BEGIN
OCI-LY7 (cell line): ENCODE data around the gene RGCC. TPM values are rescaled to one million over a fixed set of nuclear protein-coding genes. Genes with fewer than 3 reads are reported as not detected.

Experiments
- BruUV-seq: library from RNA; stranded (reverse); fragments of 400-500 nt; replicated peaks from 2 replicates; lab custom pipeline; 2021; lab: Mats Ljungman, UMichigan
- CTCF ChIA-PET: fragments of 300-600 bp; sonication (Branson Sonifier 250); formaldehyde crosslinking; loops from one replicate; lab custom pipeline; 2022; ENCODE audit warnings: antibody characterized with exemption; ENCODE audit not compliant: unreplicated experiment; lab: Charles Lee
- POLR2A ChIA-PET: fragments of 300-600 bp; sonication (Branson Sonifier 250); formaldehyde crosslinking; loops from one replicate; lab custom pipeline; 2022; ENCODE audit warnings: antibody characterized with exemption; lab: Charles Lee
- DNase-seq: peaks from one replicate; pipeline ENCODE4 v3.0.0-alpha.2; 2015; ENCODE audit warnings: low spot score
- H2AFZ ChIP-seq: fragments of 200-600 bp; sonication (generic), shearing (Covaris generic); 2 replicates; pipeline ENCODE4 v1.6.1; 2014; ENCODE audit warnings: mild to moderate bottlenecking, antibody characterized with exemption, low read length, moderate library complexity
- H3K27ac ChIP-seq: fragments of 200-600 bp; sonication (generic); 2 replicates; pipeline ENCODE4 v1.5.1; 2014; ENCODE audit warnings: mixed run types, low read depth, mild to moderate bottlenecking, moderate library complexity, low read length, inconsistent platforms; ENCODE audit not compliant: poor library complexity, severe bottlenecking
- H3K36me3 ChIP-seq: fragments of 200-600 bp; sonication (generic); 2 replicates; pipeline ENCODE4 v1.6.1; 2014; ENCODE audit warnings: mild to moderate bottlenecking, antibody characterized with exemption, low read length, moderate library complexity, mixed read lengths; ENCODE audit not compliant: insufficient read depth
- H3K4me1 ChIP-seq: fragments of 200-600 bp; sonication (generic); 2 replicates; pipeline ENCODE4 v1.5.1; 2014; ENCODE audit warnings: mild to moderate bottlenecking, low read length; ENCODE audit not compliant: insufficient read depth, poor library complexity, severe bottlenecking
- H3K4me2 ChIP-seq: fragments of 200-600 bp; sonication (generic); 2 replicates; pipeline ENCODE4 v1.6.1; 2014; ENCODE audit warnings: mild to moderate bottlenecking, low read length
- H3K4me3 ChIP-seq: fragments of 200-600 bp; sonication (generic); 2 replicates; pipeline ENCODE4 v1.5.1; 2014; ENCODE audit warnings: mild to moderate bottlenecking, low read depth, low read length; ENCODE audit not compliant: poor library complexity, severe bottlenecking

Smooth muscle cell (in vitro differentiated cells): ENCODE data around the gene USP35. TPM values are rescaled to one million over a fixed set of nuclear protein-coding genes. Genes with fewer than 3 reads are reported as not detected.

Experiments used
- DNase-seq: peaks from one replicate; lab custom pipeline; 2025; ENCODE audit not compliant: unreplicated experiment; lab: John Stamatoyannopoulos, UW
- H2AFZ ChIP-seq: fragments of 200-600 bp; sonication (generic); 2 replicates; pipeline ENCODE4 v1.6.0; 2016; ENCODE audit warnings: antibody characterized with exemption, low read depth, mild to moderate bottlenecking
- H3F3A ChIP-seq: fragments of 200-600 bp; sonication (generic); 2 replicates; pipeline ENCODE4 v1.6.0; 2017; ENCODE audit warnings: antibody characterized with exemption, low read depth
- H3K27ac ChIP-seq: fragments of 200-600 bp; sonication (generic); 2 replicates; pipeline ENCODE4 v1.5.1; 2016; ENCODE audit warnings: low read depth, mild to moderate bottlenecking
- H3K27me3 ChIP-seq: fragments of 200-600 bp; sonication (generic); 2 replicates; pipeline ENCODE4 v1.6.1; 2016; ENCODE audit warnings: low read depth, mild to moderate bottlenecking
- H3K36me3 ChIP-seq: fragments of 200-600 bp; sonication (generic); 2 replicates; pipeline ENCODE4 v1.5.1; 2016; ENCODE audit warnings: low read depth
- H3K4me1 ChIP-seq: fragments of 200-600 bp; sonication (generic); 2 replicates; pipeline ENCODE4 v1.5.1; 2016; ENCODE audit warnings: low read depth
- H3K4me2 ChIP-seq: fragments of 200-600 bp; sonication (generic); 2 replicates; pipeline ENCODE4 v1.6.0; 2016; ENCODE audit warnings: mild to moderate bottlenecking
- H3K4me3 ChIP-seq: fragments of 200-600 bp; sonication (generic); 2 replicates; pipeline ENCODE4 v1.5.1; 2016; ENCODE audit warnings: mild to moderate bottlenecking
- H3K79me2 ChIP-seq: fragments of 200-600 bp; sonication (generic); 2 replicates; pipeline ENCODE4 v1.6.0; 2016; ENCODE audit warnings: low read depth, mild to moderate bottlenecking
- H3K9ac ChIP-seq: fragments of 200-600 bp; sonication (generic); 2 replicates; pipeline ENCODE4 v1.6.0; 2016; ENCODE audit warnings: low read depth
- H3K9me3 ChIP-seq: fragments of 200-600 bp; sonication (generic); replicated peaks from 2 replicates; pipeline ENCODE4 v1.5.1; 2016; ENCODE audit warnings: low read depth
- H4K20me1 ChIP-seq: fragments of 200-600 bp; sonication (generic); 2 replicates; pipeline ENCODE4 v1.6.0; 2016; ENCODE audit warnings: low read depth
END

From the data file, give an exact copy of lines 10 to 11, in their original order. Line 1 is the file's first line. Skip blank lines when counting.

- H3K4me1 ChIP-seq: fragments of 200-600 bp; sonication (generic); 2 replicates; pipeline ENCODE4 v1.5.1; 2014; ENCODE audit warnings: mild to moderate bottlenecking, low read length; ENCODE audit not compliant: insufficient read depth, poor library complexity, severe bottlenecking
- H3K4me2 ChIP-seq: fragments of 200-600 bp; sonication (generic); 2 replicates; pipeline ENCODE4 v1.6.1; 2014; ENCODE audit warnings: mild to moderate bottlenecking, low read length